AZ pays $425m to settle claims heartburn drugs caused harm
AstraZeneca confirmed this morning it has agreed to pay $425 million to settle lawsuits brought in the US that claim its heartburn therapies Nexium and Prilosec caused kidney damage and other harmful effects.
The pharma group said that it continues to believe the claims are without merit, and said the decision to settle should not be taken as a sign that it admits any wrongdoing. Rather, the decision to pay out will “avoid continued costly litigation and allow the company to move forward with its purpose of delivering life-changing medicines to millions of patients around the world.”
There is just one case that remains outstanding in the long-running legal dispute, which has seen thousands of people across the US claim they were injured as a result of taking Nexium (esomeprazole) and Prilosec (omeprazole), which are both based on proton pump inhibitors.
The two products – along with other drugs in the PPI class used to treat conditions like heartburn and gastroesophageal reflux disease (GORD) – are claimed to cause kidney damage, as well as a litany of other harmful effects including stomach cancer, heart attacks, and bone fractures.
The settlement resolves product liability claims that are currently pending in class-action lawsuits in the US District Court for the District of New Jersey, as well as in the Delaware Superior Court and the New Jersey Superior Court, said AZ.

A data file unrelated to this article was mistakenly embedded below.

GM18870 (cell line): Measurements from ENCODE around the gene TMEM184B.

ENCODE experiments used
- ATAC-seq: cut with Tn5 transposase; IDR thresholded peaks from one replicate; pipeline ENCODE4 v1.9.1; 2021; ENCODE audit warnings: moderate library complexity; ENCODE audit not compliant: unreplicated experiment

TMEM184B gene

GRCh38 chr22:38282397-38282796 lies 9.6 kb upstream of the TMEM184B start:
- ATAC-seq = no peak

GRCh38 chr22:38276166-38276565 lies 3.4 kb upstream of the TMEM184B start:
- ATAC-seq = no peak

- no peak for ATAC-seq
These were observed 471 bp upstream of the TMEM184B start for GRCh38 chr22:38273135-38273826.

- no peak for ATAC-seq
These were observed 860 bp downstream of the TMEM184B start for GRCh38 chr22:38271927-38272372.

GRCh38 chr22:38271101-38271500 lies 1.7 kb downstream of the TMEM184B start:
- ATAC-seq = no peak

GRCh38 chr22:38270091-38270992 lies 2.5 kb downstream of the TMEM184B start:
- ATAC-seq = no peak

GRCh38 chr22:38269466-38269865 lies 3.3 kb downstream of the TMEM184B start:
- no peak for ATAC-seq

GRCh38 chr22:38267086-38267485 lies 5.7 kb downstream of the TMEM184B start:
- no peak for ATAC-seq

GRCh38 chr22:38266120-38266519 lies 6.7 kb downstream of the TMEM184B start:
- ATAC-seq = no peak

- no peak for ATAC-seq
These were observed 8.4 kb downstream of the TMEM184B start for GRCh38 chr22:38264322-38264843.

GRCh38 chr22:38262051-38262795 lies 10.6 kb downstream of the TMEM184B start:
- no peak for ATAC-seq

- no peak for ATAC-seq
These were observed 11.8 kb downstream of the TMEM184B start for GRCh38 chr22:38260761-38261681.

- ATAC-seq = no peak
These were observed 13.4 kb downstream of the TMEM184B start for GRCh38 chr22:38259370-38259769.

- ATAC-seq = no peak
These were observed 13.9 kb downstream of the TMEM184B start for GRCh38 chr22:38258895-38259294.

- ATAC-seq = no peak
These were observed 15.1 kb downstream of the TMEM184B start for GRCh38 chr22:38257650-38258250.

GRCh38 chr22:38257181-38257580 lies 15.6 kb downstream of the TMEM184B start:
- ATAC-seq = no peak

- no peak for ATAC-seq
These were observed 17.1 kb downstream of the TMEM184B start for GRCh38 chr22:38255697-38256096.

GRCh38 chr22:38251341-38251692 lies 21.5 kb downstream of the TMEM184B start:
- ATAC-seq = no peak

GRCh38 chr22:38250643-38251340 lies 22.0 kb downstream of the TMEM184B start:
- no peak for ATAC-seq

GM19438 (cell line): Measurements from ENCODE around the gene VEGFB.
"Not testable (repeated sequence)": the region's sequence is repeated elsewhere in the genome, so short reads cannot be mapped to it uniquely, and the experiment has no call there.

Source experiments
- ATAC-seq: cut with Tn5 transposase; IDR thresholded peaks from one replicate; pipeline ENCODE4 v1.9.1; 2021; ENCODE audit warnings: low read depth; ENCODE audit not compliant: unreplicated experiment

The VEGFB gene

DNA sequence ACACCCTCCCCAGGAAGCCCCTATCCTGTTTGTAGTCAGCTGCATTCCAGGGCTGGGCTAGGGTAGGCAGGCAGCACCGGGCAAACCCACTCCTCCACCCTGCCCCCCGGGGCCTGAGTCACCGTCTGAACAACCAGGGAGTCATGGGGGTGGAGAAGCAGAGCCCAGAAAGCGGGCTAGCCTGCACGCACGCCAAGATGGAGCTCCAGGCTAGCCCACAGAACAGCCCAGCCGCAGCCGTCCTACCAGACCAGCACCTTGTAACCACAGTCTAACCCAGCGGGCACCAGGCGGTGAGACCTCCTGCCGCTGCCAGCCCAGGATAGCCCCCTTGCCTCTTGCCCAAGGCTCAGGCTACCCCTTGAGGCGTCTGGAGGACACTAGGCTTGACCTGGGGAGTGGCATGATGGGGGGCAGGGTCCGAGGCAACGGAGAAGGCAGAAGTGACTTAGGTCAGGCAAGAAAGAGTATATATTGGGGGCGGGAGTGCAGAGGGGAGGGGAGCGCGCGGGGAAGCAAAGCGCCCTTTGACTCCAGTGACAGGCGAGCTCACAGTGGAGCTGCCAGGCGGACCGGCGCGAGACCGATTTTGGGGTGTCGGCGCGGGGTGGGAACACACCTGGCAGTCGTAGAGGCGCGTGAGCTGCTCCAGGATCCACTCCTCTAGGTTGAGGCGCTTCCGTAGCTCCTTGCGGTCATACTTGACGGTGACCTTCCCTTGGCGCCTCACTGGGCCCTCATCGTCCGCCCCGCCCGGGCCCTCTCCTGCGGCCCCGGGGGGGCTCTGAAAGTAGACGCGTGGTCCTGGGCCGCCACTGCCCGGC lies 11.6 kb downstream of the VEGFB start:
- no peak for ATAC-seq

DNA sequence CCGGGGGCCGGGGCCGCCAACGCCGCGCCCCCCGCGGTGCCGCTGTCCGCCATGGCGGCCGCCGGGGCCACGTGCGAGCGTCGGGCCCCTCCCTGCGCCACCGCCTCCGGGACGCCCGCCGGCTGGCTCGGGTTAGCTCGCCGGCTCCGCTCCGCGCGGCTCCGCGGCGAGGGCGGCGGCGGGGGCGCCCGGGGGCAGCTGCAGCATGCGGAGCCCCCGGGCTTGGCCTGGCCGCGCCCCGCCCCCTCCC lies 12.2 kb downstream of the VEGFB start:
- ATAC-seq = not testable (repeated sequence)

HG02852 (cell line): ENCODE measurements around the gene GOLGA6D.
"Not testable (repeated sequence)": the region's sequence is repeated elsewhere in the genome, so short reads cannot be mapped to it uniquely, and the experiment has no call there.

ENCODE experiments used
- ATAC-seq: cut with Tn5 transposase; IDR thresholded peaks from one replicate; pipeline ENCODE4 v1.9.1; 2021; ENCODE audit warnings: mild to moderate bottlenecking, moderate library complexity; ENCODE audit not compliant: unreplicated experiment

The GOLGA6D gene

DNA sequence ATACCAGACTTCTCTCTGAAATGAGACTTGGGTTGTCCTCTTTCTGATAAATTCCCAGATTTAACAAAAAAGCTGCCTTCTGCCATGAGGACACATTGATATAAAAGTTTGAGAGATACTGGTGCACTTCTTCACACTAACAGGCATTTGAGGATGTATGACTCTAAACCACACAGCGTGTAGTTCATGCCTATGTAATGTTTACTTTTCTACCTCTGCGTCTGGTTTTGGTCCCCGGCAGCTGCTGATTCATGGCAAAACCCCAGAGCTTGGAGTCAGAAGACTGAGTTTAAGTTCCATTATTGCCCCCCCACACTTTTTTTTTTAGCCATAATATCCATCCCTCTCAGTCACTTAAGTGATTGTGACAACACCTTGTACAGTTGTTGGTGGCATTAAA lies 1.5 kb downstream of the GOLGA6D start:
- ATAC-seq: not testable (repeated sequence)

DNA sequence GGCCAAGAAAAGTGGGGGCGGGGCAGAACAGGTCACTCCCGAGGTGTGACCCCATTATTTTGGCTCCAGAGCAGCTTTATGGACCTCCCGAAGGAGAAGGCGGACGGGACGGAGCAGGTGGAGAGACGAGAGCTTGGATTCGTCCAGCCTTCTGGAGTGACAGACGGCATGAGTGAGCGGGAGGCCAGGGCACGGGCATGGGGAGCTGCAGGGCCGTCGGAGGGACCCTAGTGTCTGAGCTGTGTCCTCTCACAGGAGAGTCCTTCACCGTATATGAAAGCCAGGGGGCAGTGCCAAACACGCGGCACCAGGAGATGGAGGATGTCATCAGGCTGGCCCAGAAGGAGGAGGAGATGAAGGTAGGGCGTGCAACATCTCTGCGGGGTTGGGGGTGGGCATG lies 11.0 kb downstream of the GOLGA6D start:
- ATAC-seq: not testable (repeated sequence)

That includes the bellwether case involving James Rieder, who claimed that he developed chronic kidney disease (CKD) as a result of taking Nexium for nearly five years. That trial had been scheduled to begin on 10th October, after several postponements, but was adjourned last month.
The remaining case – in the US District Court for the Middle District of Louisiana – is scheduled to go to trial on 15th April next year, said AZ, adding that it has already made a provision for the costs associated with the litigation in its financial accounting.
Other PPI products that have sparked liability litigation in the US include Pfizer’s Protonix (pantoprazole), Takeda’s Prevacid (lansoprazole) and Dexilant (dexlansoprazole), and Procter & Gamble’s Prilosec OTC (omeprazole).
Most of the cases argue that manufacturers did not do enough to warn patients and healthcare professionals about the possible risks of the drugs, alleging that the companies became aware of them years before issuing warnings.
As of August, there were reported to be around 13,000 lawsuits pending in PPI litigation across the US.